Why stack overflow with such a small stack?

Discussion in 'Ruby' started by Kenneth McDonald, Aug 30, 2007.

  1. I'm getting the following error:

    sheet.rb:35:in `values': stack level too deep (SystemStackError)
    from sheet.rb:35:in `values'
    from sheet.rb:53:in `to_s'
    from sheet.rb:52:in `to_s'
    from sheet.rb:52:in `map'
    from sheet.rb:52:in `to_s'
    from sheet.rb:52:in `to_s'
    from sheet.rb:52:in `map'
    from sheet.rb:52:in `to_s'
    from sheet.rb:52:in `to_s'
    from sheet.rb:52:in `map'
    from sheet.rb:52:in `to_s'
    from sheet.rb:92

    The output above is given _in full_. Is Ruby truncating the call stack
    in this output? If so, how I can I see a larger snapshot of the stack,
    so I can trace down where the infinite recursion is really happening? If
    not, why am I getting this error?

    Thanks,
    Ken
     
    Kenneth McDonald, Aug 30, 2007
    #1
    1. Advertising

  2. Kenneth McDonald wrote:
    > I'm getting the following error:
    >
    > sheet.rb:35:in `values': stack level too deep (SystemStackError)
    > from sheet.rb:35:in `values'
    > from sheet.rb:53:in `to_s'
    > from sheet.rb:52:in `to_s'
    > from sheet.rb:52:in `map'
    > from sheet.rb:52:in `to_s'
    > from sheet.rb:52:in `to_s'
    > from sheet.rb:52:in `map'
    > from sheet.rb:52:in `to_s'
    > from sheet.rb:52:in `to_s'
    > from sheet.rb:52:in `map'
    > from sheet.rb:52:in `to_s'
    > from sheet.rb:92
    >
    > The output above is given _in full_. Is Ruby truncating the call stack
    > in this output? If so, how I can I see a larger snapshot of the stack,
    > so I can trace down where the infinite recursion is really happening? If
    > not, why am I getting this error?


    Here's one even shorter:
    >> def x; x; end; x

    SystemStackError: stack level too deep
    from (irb):2:in `x'
    from (irb):2:in `x'
    from (irb):4

    Pretty smart of ruby to avoid a gazillion lines of identical output IMHO

    Daniel
     
    Daniel DeLorme, Aug 31, 2007
    #2
    1. Advertising

  3. Daniel DeLorme wrote:
    > Kenneth McDonald wrote:
    >> I'm getting the following error:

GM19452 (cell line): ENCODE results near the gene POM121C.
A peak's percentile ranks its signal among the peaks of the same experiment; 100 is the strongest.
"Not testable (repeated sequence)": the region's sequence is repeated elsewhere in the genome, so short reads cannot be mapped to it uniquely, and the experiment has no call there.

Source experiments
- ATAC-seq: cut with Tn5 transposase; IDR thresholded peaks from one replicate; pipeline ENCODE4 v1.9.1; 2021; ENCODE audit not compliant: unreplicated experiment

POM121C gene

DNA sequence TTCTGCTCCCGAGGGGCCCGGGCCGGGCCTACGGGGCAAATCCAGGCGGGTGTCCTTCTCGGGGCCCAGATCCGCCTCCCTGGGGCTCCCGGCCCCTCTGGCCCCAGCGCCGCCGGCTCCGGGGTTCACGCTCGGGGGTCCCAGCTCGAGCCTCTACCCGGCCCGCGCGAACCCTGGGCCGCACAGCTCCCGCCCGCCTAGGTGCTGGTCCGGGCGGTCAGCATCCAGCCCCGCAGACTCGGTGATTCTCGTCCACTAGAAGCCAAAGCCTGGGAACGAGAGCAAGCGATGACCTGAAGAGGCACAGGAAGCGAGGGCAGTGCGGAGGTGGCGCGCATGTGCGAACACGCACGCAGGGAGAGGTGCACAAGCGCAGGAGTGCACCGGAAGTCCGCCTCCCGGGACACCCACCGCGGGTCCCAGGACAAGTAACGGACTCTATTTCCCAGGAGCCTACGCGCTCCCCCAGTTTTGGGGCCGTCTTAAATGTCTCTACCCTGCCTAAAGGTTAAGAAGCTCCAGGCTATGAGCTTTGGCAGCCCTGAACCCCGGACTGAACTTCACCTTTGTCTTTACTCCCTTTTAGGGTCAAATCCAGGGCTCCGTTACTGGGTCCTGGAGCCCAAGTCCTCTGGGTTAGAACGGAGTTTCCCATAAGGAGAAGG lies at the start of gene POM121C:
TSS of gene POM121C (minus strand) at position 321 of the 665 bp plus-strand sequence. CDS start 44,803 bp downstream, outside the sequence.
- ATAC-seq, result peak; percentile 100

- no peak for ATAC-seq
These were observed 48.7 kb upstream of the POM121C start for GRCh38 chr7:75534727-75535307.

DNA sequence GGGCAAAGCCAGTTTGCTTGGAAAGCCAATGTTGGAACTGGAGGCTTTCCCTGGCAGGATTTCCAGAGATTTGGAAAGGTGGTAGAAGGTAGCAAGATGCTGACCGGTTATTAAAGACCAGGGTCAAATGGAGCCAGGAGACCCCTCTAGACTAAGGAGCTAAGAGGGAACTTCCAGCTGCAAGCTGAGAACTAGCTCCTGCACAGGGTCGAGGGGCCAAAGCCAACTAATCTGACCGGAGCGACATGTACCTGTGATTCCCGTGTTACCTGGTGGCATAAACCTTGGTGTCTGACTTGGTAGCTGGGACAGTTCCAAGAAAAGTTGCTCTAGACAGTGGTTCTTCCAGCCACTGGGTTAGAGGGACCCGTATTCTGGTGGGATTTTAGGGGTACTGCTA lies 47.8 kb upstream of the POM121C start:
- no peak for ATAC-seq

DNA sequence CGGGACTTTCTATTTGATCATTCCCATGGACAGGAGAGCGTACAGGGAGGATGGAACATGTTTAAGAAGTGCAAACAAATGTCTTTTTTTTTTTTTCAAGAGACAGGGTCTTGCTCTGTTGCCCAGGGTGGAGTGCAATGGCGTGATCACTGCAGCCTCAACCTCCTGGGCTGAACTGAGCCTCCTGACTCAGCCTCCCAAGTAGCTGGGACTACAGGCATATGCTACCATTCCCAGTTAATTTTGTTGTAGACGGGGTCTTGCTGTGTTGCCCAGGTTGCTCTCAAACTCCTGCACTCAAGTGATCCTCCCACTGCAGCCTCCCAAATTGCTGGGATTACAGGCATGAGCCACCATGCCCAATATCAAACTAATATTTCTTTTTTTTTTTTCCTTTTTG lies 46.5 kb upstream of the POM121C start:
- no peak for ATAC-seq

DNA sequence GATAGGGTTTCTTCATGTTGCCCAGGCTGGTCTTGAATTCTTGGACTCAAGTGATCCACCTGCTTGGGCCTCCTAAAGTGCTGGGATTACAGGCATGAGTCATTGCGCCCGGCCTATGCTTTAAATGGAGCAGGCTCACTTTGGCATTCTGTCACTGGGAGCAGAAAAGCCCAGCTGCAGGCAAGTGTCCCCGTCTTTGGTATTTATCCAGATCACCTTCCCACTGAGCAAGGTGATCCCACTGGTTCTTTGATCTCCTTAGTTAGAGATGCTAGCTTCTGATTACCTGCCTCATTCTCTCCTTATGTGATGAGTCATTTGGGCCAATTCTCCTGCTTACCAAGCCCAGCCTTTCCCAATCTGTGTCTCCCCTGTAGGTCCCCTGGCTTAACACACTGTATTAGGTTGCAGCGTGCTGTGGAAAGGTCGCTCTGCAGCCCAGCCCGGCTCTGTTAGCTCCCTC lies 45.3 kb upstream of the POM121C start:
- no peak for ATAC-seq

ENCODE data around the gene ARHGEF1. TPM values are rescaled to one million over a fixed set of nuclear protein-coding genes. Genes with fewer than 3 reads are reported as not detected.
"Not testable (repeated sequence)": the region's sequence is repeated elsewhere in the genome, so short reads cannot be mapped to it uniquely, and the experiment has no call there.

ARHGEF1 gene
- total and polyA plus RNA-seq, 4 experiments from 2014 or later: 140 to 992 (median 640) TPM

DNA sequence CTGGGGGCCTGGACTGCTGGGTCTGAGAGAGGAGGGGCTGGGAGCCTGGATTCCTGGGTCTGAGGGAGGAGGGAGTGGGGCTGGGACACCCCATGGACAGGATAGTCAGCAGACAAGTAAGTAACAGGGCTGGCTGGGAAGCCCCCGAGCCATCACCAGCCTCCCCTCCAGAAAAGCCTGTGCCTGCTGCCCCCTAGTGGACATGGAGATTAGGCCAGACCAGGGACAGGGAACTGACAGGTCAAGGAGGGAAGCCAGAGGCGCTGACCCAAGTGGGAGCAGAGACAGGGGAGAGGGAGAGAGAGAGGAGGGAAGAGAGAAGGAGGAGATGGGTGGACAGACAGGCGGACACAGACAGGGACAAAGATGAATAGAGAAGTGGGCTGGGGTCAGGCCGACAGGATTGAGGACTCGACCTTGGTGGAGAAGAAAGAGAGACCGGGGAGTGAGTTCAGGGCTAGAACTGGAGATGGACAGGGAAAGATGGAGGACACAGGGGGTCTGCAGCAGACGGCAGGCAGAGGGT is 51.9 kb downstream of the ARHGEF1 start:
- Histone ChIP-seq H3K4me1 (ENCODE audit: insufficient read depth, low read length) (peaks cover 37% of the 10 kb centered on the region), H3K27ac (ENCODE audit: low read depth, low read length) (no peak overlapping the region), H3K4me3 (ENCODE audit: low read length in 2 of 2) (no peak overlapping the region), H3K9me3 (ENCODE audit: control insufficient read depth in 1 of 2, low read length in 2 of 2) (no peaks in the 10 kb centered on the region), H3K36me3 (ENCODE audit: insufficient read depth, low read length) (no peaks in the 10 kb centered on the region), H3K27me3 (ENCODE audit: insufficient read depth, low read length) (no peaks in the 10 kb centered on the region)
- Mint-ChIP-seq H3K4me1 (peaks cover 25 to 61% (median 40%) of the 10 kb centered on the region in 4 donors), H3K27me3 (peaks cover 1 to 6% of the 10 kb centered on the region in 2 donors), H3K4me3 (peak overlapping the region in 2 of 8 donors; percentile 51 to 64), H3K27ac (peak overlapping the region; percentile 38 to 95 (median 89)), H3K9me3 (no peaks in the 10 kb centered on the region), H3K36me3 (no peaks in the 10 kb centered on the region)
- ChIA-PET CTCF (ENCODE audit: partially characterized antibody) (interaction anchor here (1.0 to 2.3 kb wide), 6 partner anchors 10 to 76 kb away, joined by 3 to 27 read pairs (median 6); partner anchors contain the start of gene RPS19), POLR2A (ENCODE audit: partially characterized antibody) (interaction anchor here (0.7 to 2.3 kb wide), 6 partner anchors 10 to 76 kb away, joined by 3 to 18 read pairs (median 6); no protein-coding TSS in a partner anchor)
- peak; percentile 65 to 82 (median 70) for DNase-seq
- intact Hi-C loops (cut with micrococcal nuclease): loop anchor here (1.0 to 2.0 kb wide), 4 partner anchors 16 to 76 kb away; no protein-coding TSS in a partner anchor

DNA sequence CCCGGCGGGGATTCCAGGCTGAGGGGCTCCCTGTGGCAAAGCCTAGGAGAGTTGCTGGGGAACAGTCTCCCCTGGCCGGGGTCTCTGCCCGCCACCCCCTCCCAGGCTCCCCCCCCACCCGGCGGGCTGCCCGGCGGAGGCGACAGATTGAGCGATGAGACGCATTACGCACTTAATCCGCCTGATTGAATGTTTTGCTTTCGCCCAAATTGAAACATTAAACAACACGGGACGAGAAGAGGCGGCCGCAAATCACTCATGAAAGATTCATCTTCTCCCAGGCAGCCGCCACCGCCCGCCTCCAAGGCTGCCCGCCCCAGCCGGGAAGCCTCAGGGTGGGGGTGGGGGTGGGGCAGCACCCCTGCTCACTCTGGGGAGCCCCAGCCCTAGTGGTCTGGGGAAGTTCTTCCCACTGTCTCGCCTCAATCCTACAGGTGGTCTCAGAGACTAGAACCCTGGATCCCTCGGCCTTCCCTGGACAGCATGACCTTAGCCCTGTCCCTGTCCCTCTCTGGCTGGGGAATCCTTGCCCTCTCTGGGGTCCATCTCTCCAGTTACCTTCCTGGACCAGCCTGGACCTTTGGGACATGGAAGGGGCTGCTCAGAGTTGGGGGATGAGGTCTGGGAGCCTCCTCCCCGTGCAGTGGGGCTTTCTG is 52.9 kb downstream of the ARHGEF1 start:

>>
    >> sheet.rb:35:in `values': stack level too deep (SystemStackError)
    >> from sheet.rb:35:in `values'
    >> from sheet.rb:53:in `to_s'
    >> from sheet.rb:52:in `to_s'
    >> from sheet.rb:52:in `map'
    >> from sheet.rb:52:in `to_s'
    >> from sheet.rb:52:in `to_s'
    >> from sheet.rb:52:in `map'
    >> from sheet.rb:52:in `to_s'
    >> from sheet.rb:52:in `to_s'
    >> from sheet.rb:52:in `map'
    >> from sheet.rb:52:in `to_s'
    >> from sheet.rb:92
    >>
    >> The output above is given _in full_. Is Ruby truncating the call
    >> stack in this output? If so, how I can I see a larger snapshot of
    >> the stack, so I can trace down where the infinite recursion is really
    >> happening? If not, why am I getting this error?

    >
    > Here's one even shorter:
    > >> def x; x; end; x

    > SystemStackError: stack level too deep
    > from (irb):2:in `x'
    > from (irb):2:in `x'
    > from (irb):4
    >
    > Pretty smart of ruby to avoid a gazillion lines of identical output IMHO
    >
    > Daniel
    >
    >

    To a newcomer, it's sorta nonobvious, however--it turned out the problem
    was that I'd made a circular reference to 'values' instead of '@values',
    and the fact that the stack was full of 'values' frames is certainly not
    obvious from the above.

    Ken
     
    Kenneth McDonald, Aug 31, 2007
    #3
  4. --=-7wMIjPcAi0BBbND2LmuI
    Content-Type: multipart/alternative; boundary="=-nABF0ddsLU90pftgbg5Q"


    --=-nABF0ddsLU90pftgbg5Q
    Content-Type: text/plain
    Content-Transfer-Encoding: quoted-printable

    On Fri, 2007-31-08 at 10:35 +0900, Kenneth McDonald wrote:

    > To a newcomer, it's sorta nonobvious, however--it turned out the problem=20
    > was that I'd made a circular reference to 'values' instead of '@values',=20
    > and the fact that the stack was full of 'values' frames is certainly not=20
    > obvious from the above.



    A good rule of thumb for avoiding this problem is to name your classes
    and your variables after nouns and your methods after verbs.

    So instead of having a method "values" that uses the member "@values" --
    something pretty much guaranteed to lead to trauma at some point down
    the road -- make a method "get_values" or "set_values" or
    "initialize_values" or whatever that uses a member called @values.

    --=20
    Michael T. Richter <> (GoogleTalk:
    )
    Experts in advanced countries underestimate by a factor of two to four
    the ability of people in underdeveloped countries to do anything
    technical. (Charles P Issawi)

    --=-nABF0ddsLU90pftgbg5Q
    Content-Type: text/html; charset=utf-8
    Content-Transfer-Encoding: quoted-printable

    <!DOCTYPE HTML PUBLIC "-//W3C//DTD HTML 4.0 TRANSITIONAL//EN">
    <HTML>
    <HEAD>
    <META HTTP-EQUIV=3D"Content-Type" CONTENT=3D"text/html; CHARSET=3DUTF-8">
    <META NAME=3D"GENERATOR" CONTENT=3D"GtkHTML/3.12.1">
    </HEAD>
    <BODY>
    On Fri, 2007-31-08 at 10:35 +0900, Kenneth McDonald wrote:
    <BLOCKQUOTE TYPE=3DCITE>
    <PRE>
    <FONT COLOR=3D"#000000">To a newcomer, it's sorta nonobvious, however--it t=
    urned out the problem </FONT>
    <FONT COLOR=3D"#000000">was that I'd made a circular reference to 'values' =
    instead of '@values', </FONT>
    <FONT COLOR=3D"#000000">and the fact that the stack was full of 'values' fr=
    ames is certainly not </FONT>
    <FONT COLOR=3D"#000000">obvious from the above.</FONT>
    </PRE>
    </BLOCKQUOTE>
    <BR>
    A good rule of thumb for avoiding this problem is to name your classes and =
    your variables after nouns and your methods after verbs.<BR>
    <BR>